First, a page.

Tuesday, 27 April 2010

Abroad thoughts from home, again

Back home, I have mixed emotions, as usual: wishing it could have been a longer stay - like another fortnight - with time to do more and see more people, thus not being so peripheral to the lives of the various relations, and perhaps having time for some touristy things as well. Having a luxury apartment, garden and car there would help. But I miss my husband, and my own home.

Melbourne was lovely. It is such a pleasant and amenable city. While they all complained about the traffic, it is easy to get around. I had two days with Stomper and her family. She is such a good and loving mother, so involved with every aspect of her children's lives, and enjoying them so much. The boys are delightful,well-behaved and affectionate, and play happily together. I listened to Cherub's reading homework, and was most impressed by his ability, and the evident thoroughness of his teachers and their methods. He is only six, in his second year at school, and can work out such words as whales, population, migration, information and slithering, and understands both vowel and consonant combinations. How gratifying to have such charming and talented grandchildren.

Stomper then rushed off to Craft Camp, and I moved to Sister 2, C, mother of five and grandmother of 10, soon to be 11. I saw the two latest grandchildren, who are nine weeks old. The second of these is apparently carried about for most of the time, and consequently has not learned how to settle herself to sleep. As a result the entire household is subsisting on very little sleep. (The grandmother and great aunt do realise that One Must Not Interfere, whatever the temptation.) The baby slept on my shoulder for about 40 minutes, while I tranquilly stroked her back (doubtless contributing to the problem) enjoying the delightful feel of a baby snuggling into my shoulder.

When I contacted an old school friend, she dragged me off to celebrate the school's feast day. She and I were friends from our first year at school for the whole 12 years, but we see each other very seldom now. Last year's class reunion spurred me to renew contact. It was the first time I have returned to the school since I left it all those years ago, and that I have sung the school songs again. The school is much larger now, with excellent teachers, facilities and opportunities for the students. I asked my class mates whether we had heated classrooms - I did not think so, and the resounding answer was No, and we recollected suffering severely from chilblains.

The wedding, later that day, was beautiful, and watching the love, trust, devotion and hope between bride and bridegroom (my nephew) was very moving. My two youngest sisters became dissatisfied with their choices of attire, and went home and changed before continuing to the reception. It was the first time that all seven of us were not together for a family wedding, and we felt our sister's absence.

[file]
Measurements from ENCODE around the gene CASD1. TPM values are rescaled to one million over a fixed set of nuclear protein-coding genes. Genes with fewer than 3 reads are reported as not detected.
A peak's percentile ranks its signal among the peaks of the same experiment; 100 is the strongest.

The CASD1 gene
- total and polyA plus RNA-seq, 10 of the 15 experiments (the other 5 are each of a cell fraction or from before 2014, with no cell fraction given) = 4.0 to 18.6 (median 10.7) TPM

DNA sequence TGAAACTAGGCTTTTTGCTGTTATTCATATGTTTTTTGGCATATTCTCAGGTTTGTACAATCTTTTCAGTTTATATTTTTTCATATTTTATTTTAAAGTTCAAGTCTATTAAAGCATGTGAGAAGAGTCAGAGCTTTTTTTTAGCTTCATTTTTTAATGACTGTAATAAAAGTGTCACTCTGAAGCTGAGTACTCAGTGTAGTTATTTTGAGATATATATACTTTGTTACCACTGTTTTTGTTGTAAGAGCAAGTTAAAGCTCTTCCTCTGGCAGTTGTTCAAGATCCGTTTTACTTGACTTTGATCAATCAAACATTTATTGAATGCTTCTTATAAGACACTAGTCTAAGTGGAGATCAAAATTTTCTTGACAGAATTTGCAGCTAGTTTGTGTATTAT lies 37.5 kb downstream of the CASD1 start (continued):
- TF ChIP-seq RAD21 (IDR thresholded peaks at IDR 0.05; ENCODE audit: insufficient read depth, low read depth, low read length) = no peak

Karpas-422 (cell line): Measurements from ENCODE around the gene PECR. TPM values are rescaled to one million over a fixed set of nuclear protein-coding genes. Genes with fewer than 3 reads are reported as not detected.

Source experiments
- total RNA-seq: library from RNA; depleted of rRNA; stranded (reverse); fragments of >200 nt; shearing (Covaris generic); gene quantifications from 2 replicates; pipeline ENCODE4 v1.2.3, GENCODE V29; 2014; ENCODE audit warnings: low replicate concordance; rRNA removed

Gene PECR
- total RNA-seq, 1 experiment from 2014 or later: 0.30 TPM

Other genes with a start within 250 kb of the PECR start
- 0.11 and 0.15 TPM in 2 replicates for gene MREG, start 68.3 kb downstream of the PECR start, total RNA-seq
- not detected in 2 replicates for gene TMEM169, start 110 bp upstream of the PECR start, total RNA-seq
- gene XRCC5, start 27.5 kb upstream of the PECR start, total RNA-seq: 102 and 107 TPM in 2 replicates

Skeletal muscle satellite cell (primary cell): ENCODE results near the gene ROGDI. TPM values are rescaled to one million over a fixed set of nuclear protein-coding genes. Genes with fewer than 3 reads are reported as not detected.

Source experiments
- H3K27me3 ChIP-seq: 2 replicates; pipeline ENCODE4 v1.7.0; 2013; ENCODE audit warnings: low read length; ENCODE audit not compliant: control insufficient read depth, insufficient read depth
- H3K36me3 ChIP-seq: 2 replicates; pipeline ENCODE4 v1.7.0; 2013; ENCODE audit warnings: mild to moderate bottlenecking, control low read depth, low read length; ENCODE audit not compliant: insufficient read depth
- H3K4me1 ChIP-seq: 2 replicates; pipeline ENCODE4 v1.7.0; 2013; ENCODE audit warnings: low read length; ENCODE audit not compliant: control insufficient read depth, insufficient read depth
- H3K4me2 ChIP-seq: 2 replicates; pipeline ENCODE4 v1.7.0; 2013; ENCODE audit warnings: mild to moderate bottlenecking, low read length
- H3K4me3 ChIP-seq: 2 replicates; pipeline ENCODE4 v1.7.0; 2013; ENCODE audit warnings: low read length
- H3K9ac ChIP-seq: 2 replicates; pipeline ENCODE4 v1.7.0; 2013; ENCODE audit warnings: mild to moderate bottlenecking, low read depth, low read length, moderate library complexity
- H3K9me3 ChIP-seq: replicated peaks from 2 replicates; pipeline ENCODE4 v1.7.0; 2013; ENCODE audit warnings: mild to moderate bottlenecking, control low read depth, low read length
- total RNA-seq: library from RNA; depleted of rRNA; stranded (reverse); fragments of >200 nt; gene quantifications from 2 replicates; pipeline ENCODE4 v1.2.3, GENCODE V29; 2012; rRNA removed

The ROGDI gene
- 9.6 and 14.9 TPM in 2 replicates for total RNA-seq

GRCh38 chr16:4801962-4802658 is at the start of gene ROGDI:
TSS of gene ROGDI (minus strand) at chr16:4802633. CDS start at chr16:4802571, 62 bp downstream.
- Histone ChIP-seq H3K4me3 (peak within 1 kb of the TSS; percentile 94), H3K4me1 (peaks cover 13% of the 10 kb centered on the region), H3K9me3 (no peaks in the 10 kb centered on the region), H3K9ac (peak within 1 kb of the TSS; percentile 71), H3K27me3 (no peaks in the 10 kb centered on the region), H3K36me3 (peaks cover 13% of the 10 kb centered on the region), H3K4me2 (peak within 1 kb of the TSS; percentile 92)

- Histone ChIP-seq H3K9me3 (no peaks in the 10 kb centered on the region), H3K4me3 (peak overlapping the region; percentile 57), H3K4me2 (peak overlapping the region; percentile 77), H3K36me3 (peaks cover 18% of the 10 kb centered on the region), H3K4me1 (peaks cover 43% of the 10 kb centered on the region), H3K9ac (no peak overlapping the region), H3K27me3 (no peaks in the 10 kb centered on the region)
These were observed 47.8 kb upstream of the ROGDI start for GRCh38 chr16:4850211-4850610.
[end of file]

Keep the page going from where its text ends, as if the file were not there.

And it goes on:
Much as I love being away, and seeing all the family, it is good to be back in my own space. Dr P managed well, which is a relief, says he missed me a lot, and that SD1 and grandson B1 called in each day. Reunions are lovely. When I arrived I was greeted with a plaintive statement from Dr P that he had no TV. That was the first thing I sorted out. Literally. The instructions for the TV, which live in a green plastic folder of the Officeworks variety on the coffee table next to Dr P's chair, somehow found their way into the newspaper recycling bin (?). Fortunately it was possible to retrieve them before the garbage collectors arrived. I chucked out all the dead flowers, cooked a proper dinner, did lots of washing, and restored order. Normal service has been resumed. We have been back to the audiologist, who reinforced the message to Dr P of always wearing the hearing aid. So far Dr P is in Meek Mode. We shall see.

Already I have seen my GP, and arranged to have an ultrasound of my sore hip, which is not much better than when I arrived home from Italy six months ago. The ultrasound will probably be followed by an injection of cortisone, which is likely to be absolutely excruciating. I had one such injection umpty years ago into a calcium deposit in my shoulder, and the mere recollection makes me shudder. However, if I really want to get to Spain later this year, such things must be endured. Italian resumes this week, the choir is starting our next work, the night is clear, the moon is full, and it is time for bed.


Frogdancer said...

Gee Stomper makes an excellent Spanikopita! She said she made up the recipe all by herself.

(Heh heh heh. Only kidding. It was lovely. You really should post the recipe here.)

Anonymous said...

Glad that you had a lovely time away, but are back home and were missed. I used to babysit the most clingy little boy, who wanted to be carried everywhere all the time. Very tiring. But there is nothing like holding a sleeping baby in your arms.

Stomper Girl said...

It was lovely to see you and the boys enjoyed it too. Also, the spanakopita was a hit, thanks again.

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Meggie said...

Ah what a satisfying read, your posts make.
I sympathise over the cortisone injection. I have had them twice before & as you say, the pain is excruciating, with little relief, I have found.
Last night when I moaned about wanting a baby to cuddle, Leo came & gave me a cuddle!